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Submission + - Oracle Might Be Canning Solaris (phoronix.com)

lbalbalba writes: Oracle might be pulling the plug on the Solaris operating system, at least according to some new rumors. Rumors are circulating that Oracle is ending Solaris development at Solaris 11.4 with no major releases to follow. A tip on TheLayoff.com says in part:
Solaris being canned, at least 50% of teams to be RIF'd in short term
All hands meetings being cancelled on orders from legal to prevent news from spreading.
Hardware teams being told to cease development.
There will be no Solaris 12, final release will be 11.4.


Submission + - What will the upcoming C64 / Amiga reboot change? (commodoreusa.net) 2

An anonymous reader writes: Commodore USA is close to starting production of the new C64s and Amigas it has been designing around modern PC hardware. A new OS nobody has seen yet — Commodore OS 1.0 — is also in the works. COS will, amongst other things, allow "games for the Commodore PET, Vic20, C16, C64, C128 and AMIGA" to be played on the new machines in emulation mode. It also promises "a distinctive, attractive, advanced and stable operating system experience".

Will these machines only interest a few hundred thousand people who grew up with a C64 or Amiga at home and are feeling nostalgic? Or could the new machines become wildly popular, sell millions of units just like in the old days and possibly signify a true "return" or "resurrection" of the long extinct "Commodore Platform"? Could this "old-new" platform possibly then become a popular 4th choice for people who want neither a Windows PC, nor a Mac, nor a Linux box? Could the new Amiga lineup in particular, which features fairly powerful hardware, become a renewed magnet for cool audio, video, 2D/3D graphics, music apps and other creative software like the old Amiga was? Will we walk into game shops and see dedicated "Amiga Games" again?

Submission + - Katy Perry's cleavage pulled from Sesame Street (nwsource.com)

vortex2.71 writes: There is a minor war going occurring on YouTube regarding Katy Perry's cleavage on Sesame Street. The children's show says it won't air a taped segment featuring the "California Gurls" singer and Elmo. The pop star — who is known for her risque outfits — wore a gold bustier top as she sang a version of her hit "Hot N Cold." But some felt it was too revealing for the kid set, as reported by the Seattle Times and still available on youtube.
Data Storage

Submission + - Is how we allocate memory doomed in the long run? (wordpress.com)

ned14 writes: I am hoping that slashdot readers can help advise on a proposal for a "malloc v2" change to the ISO C and C++ language standards. The past twelve years have seen a 25x linear improvement in RAM access speeds versus a *250x* *exponential* improvement in RAM capacities (see graph at http://mallocv2.wordpress.com/). If these trends continue, in 2021 RAM capacity growth will have outpaced growth in its access speed by 3E13 times!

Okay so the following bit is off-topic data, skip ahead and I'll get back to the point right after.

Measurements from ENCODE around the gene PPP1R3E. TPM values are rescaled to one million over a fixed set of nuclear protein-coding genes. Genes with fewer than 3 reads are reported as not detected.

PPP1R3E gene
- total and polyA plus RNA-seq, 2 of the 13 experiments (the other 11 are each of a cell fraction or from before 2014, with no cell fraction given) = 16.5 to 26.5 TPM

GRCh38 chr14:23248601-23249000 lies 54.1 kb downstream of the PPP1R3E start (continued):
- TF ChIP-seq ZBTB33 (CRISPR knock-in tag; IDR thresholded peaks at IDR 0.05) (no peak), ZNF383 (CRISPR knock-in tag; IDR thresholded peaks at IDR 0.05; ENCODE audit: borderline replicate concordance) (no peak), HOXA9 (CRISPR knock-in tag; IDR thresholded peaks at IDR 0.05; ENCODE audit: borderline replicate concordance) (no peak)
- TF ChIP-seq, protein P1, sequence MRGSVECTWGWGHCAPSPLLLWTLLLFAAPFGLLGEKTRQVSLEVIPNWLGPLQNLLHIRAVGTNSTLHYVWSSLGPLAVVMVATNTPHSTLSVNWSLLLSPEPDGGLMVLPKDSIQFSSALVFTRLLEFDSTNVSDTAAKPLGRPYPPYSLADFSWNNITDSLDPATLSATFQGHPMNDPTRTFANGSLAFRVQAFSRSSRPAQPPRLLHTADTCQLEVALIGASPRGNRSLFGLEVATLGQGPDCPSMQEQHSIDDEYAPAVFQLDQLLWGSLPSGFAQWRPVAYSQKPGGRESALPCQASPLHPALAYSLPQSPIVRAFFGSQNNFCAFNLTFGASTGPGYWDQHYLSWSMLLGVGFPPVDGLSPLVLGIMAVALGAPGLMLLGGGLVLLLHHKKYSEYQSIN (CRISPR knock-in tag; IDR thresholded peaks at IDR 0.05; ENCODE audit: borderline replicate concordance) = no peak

Such a mismatch, if it appears, has *profound* long term consequences for computer software design which presently overwhelmingly assumes that RAM capacity — not its speed of access — is that which is scarce. Virtual memory (Denning, 1970) was developed as a system which sacrifices access speed (especially first time access) for the ability to allow software to be written as if available RAM capacity is higher than it really is. Unfortunately, in the next decade it will be *access* *speeds* which will be far more scarce than capacity.

The ISO C and C++ memory allocation API (malloc(), realloc(), free() et al) is used by many languages and systems far outside just C or C++. Its design (which predates even the general availability of virtual memory) was crystallised in the Seventh Edition of Unix right back in 1979 (see http://cm.bell-labs.com/7thEdMan/v7vol1.pdf, page 297) and has been unchanged for decades. It has no concept of block alignment (useful for stream and vector unit computation), no concept of address space reservation (useful for creating space into which arrays can be extended without copy or move construction, a O(N) operation), no concept of speculative (i.e. non-moving) block resize attempts nor any concept of providing execution context awareness to the memory allocator such that non-constant time operations can be avoided in latency sensitive situations such as interrupt handlers. All of these limitations contribute significant and unnecessary additions to memory bandwidth utilisation, unnecessary VM page committal and therefore to average access latencies.

Obviously, in time, the whole concept of what virtual memory is and how it is implemented will need to be addressed, but we are not at that point yet. However, given that it can take up to a decade for ISO standard changes to become generally available to programmers, is therefore *now* the time to introduce the most obvious latency reducing API improvements? If so, what form should they take and how far ought they go? Is it even conceivable to have so much RAM capacity available? What could we possibly do with so much random access storage when accessing all of it takes so long?

The website http://mallocv2.wordpress.com/ contains a rationale with proposal texts for C at http://mallocv2.wordpress.com/the-c-proposal-text/ and C++ at http://mallocv2.wordpress.com/the-cpp-proposal-text/ along with a commenting and voting system thanks to Wordpress. I look forward to your comments.

Submission + - JDK 7 Unexpectedly Gets "Simple" Closures (infoq.com)

An anonymous reader writes: During his Devoxx talk, Mark Reinhold has announced that JDK 7 will have Closures. With the inclusion of this much debated feature, JDK 7 schedule will be extended until around September 2010.

This sudden change in plans has made people like Fabrizio Giudici skeptic about the decision process:

I don't want to discuss whether it's a good or a bad thing (you know I think it's bad I suspend any judgment as I understand that the proposal is neither BGGA nor CICE, but something new). I'm only appalled that after a few weeks that the final word of Java 7 had been said with Project Coin (the famous final five or so), somebody changed his mind all of a sudden. What kind of decisional process is this?

Ah, I got it — it's tossing a coin, now I get where the project name came from. I fear Java 7 could be the most chaotical Java release ever — a very good idea if you want to kill it prematurely (as it there weren't already many other sources of entropy, such as the Oracle deal or the Jigsaw / OSGi debate).

Similarly Geertjan Wielenga thinks that the inclusion of Closures was a very unexpected development: